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avatar 4 shellye

I am all for a good life/work balance, and doing the things you enjoy. I think Laura Rowley’s philosophy is a bit off balance, though. Young adults who run up credit card bills “enjoying life” seldom have the means to pay them off, even in a timely manner. A person still needs to live within his means, while making the occasional wise splurge, so they don’t spend the rest of their working lives paying off high-interest credit card debts.

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avatar 5 lynn

I agree with SHELLEY’s concepts. It’s worked for generations. It can work for today’s generation, as well.

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avatar 6 Anonymous

I once read an article (maybe on this site) wherein the author railed against those who were spending everything they earned. The article written in 1905 bemoaned the spendthrifts for having not prepared for infirmary or rainy days. Of course 1905 was well before Sears and Roebuck introduced the little round disk with numbers that invited many into the dark world of unsecured debt. Those little disks evolved and morphed into the enormous unsecured debt industry we have today. Wonder what the author might write about if they could see the number of people spending MORE than they earn and routinely feeding their wants with little regard for rainy days or infirmary. It wasn’t Bush or Obama, bankers, mortgage companies, or “wall street” – it was Sears and Roebuck ;-)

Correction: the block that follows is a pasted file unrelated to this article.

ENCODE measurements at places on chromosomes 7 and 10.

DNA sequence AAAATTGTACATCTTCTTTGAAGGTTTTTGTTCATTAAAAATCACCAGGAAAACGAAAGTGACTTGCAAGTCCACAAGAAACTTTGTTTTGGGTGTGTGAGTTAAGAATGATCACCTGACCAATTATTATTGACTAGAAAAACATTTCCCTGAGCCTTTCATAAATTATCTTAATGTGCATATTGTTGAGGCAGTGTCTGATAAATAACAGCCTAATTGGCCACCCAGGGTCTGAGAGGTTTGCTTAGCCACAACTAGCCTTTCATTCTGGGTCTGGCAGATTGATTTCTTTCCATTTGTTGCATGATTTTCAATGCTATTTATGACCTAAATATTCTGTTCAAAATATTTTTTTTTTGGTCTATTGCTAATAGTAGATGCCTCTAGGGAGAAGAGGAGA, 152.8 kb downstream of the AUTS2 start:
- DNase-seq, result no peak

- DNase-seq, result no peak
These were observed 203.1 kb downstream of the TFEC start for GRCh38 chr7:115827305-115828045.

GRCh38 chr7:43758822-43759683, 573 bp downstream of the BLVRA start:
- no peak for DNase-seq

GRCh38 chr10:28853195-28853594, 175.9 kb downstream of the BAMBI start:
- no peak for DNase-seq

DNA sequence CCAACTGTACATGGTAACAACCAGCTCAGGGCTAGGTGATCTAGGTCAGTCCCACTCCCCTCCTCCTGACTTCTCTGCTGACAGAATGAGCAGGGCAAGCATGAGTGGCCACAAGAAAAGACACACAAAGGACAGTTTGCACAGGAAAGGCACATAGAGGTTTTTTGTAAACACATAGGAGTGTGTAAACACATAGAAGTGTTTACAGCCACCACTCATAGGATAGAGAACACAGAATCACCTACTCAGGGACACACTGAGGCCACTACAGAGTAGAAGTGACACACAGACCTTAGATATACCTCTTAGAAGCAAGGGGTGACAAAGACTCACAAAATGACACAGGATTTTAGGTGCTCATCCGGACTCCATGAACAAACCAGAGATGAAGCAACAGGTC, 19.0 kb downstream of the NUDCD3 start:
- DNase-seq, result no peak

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avatar 7 Anonymous

People often use the same excuse for money as they do with health: “You could tomorrow”. Ok, that is possible but what if you don’t? I hope you like eating dog food because if you live by this mantra that is what you will be eating when you get to retirement age. Life is about balance, me and my wife spend money on traveling but we don’t go overboard.